3. How did you get into coaching?

I’ve always been passionate about wanting to encourage other people to get on their bikes and experience the excitement of cycling and mountain biking. Initially I did the Scottish Mountain Bike Leader’s qualification and became a qualified guide and skills coach. As my racing career progressed and I experienced the gains that came with structured scientific based coaching, I became more and more enthusiastic about sharing my skills and experience with local riders, assisting with women’s development training camps for our regional cycling body and running the Irish National MTB development team in 2010 – 2011. When Dig Deep Coaching approached me, I jumped at the idea of working with such an experienced and progressive thinking team.

4. What are would you consider your expertise?

Mountain biking is my primary bike sport both in terms of skills coaching and sports coaching. Having competed successfully in short MTB cross country races, MTB enduro races, longer MTB marathon races and MTB stage races I’ve built up a pretty good knowledge of all of these disciplines. Having raced competitively on the road and in cyclocross, I understand the demands of each of these forms of bike riding, too. As a female rider, I also understand the needs and requirements of fellow women riders. I’ve built up quite a range of experience, so perhaps you could say that’s where my expertise is.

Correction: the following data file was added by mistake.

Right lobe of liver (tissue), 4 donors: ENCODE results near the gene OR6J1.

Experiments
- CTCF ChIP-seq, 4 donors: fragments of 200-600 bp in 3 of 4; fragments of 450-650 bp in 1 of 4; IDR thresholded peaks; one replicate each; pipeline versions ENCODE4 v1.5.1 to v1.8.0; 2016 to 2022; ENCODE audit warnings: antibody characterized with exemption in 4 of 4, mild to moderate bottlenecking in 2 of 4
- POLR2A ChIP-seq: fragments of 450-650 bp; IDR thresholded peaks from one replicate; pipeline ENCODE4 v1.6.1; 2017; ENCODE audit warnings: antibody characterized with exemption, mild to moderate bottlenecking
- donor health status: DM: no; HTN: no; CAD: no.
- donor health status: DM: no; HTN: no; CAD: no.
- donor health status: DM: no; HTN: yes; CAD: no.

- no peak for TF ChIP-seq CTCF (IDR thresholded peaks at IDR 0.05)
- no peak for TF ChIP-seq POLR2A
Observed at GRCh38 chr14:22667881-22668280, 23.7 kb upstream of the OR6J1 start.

5. What training/coaching issues are unique to women?

Good question. In general terms the same training principles which are used to train men apply equally to women. In my coaching experience with women the main differences between the two sexes are more related to the male/female psychology than physiology. Cycling has traditionally been a male dominated sport so for men the adoption or transition to bike riding from other sports is a fairly easy step as there is a good support network of other male riders. Female riders often do not have that same level of support due to their lower numbers. For example when I started mountain bike riding I found myself the only woman on the trails for several years. Thankfully now this is changing more every year.

Once involved in cycling, female riders are more likely to require more encouragement and support as they can often lack a level of self-confidence that seems to come naturally with male riders; however, female riders will often listen to advice and coaching more readily and subsequently adopt this advice/coaching quicker and will also be more patient in their outcomes. For women who have families time management can be an important aspect of coaching and training, with the goal to balance training with child, family and work responsibilities.

 

Dig Deep Coaching is a global cycling and triathlon coaching company that provides an expert service to a wide range of athletes who simply wish to improve towards a goal. The Dig Deep team includes a wide range of coaches and specialists who help every athlete perform better with targeted and specific coaching advice that allows each person to structure their training around their lifestyle. Athletes can take advantage of an extensive range of coaching solutions and packages available to help them maximize their potential as they strive to meet new goals. Dig Deep Coaching has helped athletes worldwide achieve their dreams and demonstrate passion for sport by helping individuals reach their potential.

For further information on Dig Deep Coaching and useful tips on all aspects of performance please head to their website or follow them on Facebook and Twitter.

Editors' Picks